- Many governments will have to cushion the shock of rising energy costs, diversify energy supplies, and improve efficiency in the near term. Higher food production in OECD nations, avoiding trade protectionism, and multilateral logistics support will assist those most affected by a disruption to Russian and Ukrainian supply.
- The conflict has highlighted the need to reduce energy imports from Russia. Policymakers should reconsider the effectiveness of the market structure to guarantee energy security and create incentives to assist with the green shift in a publicly funded manner.
Inflation and Stock Prices: What’s the Relationship?
Understanding how inflation affects stock prices is crucial to understanding the relationship between inflation and interest rates.
Generally speaking, when inflation is on the rise, interest rates will also increase. When money becomes more expensive to borrow, businesses have less money to reinvest in growth—often leading to a decrease in stock prices.
While several factors can affect stock prices, inflation is one of the most important. When inflation is on the rise, it can harm stock prices. For this reason, businesses need to have an effective board in place that can provide guidance and oversight during these challenging times. With the right panel in place, your company can weather any economic storm.
GBAC Recommends Fundamental Questions Board Chairs Need to Ask Management About Inflation?
- What is our organization’s Long-Term strategy for managing inflation?
- How will the pricing of our top cash cow products be affected by inflation?
- What are the ESG risks associated with inflation?
- How is our organization planning to respond to rising costs?
- What are the potential implications of inflation on our balance sheet?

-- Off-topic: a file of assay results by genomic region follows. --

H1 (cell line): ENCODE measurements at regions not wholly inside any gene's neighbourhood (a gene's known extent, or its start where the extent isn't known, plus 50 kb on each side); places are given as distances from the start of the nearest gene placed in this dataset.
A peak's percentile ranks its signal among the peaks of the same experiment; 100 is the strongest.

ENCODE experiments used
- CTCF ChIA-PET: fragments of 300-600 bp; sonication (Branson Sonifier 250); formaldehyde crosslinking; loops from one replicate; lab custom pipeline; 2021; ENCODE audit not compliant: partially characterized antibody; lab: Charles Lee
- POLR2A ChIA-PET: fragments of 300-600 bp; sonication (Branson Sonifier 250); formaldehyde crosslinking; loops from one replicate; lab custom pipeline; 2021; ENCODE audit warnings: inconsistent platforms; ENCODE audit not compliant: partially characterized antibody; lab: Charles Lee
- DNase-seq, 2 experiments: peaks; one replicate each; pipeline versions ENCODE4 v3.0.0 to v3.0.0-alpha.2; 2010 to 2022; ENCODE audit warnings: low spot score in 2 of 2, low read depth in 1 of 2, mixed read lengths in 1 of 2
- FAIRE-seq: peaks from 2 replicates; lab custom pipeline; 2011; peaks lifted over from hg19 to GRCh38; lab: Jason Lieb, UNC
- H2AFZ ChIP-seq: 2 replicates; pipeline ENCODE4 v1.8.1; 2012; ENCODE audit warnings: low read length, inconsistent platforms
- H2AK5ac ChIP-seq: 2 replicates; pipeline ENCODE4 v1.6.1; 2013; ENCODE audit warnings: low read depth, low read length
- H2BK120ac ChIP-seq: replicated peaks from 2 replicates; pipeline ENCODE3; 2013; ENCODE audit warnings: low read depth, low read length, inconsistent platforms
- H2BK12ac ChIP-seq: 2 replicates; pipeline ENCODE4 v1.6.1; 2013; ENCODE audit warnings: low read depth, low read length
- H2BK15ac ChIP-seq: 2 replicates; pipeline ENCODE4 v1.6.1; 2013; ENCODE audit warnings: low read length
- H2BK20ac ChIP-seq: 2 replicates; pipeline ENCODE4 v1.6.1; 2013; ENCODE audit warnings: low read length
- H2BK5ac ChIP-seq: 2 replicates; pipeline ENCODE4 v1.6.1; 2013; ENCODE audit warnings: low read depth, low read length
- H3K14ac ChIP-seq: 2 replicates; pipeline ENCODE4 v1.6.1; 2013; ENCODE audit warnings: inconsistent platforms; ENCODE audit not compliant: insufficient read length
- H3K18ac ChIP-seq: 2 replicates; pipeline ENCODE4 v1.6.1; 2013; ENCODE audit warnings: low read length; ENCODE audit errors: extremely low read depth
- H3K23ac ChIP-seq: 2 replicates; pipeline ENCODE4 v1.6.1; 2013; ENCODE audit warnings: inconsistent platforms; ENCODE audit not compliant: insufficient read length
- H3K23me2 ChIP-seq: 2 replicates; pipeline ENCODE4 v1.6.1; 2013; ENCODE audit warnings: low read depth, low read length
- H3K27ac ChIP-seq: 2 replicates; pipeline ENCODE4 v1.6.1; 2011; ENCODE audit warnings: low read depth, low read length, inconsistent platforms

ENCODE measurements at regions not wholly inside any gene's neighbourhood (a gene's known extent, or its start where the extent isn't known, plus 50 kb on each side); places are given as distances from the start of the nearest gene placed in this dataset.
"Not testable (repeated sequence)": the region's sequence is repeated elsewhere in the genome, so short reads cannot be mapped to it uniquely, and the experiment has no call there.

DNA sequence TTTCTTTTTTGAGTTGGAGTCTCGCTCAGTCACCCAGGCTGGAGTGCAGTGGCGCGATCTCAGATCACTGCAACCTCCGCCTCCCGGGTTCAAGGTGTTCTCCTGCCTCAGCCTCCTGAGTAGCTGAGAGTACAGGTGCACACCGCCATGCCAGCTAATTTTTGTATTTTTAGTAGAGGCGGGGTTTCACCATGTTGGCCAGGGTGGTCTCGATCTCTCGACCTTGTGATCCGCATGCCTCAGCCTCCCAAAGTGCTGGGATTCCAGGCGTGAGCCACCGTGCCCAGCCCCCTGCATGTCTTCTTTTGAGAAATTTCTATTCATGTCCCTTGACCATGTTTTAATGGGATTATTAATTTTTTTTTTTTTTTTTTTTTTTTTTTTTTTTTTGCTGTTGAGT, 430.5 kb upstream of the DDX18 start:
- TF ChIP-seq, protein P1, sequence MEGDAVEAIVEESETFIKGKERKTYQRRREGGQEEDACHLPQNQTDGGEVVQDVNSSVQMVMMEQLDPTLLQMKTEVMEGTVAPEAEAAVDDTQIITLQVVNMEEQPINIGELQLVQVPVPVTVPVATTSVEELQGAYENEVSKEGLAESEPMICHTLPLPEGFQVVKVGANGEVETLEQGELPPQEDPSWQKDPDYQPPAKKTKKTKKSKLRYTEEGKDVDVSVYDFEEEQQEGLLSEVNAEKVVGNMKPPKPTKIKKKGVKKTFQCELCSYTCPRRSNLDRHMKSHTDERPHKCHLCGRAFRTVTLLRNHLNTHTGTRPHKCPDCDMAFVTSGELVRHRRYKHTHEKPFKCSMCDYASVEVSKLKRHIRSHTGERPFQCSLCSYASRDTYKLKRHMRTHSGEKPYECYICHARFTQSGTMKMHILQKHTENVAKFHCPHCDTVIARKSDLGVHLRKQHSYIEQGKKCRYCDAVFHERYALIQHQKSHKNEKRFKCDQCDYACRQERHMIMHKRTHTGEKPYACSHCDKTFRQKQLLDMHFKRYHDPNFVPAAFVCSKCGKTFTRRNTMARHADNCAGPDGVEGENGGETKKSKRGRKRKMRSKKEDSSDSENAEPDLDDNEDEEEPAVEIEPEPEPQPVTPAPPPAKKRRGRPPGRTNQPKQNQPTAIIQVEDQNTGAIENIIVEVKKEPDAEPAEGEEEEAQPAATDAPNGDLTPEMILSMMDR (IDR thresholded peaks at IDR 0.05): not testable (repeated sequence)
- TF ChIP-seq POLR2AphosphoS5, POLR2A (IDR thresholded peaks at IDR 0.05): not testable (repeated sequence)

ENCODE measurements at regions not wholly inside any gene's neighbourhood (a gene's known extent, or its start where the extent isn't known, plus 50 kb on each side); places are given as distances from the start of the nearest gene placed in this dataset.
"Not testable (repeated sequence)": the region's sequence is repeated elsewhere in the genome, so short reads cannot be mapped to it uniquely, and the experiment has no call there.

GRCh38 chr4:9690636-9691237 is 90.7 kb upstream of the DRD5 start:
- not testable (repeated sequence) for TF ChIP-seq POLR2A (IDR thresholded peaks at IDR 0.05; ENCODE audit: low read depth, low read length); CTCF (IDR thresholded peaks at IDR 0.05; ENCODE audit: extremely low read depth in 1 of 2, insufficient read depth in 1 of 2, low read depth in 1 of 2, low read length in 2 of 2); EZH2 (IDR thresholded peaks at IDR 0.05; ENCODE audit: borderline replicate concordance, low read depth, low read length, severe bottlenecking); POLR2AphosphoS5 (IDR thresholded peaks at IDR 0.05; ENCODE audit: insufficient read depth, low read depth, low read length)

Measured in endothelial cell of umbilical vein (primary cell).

- How might our borrowing costs for M&A deals change in an inflationary environment?
- Can we lower borrowing costs from alternative sources selling debt in international global capital markets?
Organization for Economic Co-operation and Development (OECD) published another great report titled The Future of Corporate Governance in Capital Markets Following the COVID-19 Crisis.
Supporting the recovery
The stock market is an essential component of a company’s survival and success. The stock market has helped firms raise the required cash to overcome short-term setbacks in 2020, with already-listed non-financial firms raising a record. Since 2005, more than 30 000 corporations have withdrawn from stock exchanges worldwide, or 75% of all listed firms today.
These deletions have resulted in a net decrease in listed firms because they have not been linked with new listings.
On the other hand, several sophisticated markets have seen a structural drop in smaller growth firm listings, limiting even more of these firms from easy access.
These trends have raised concerns about structural weaknesses in the stock market ecosystem.
- First, the shift from retail direct investments to large institutional investors has been biased towards large, listed companies. The average share of institutional ownership in large listed companies is significantly higher than their own in smaller companies.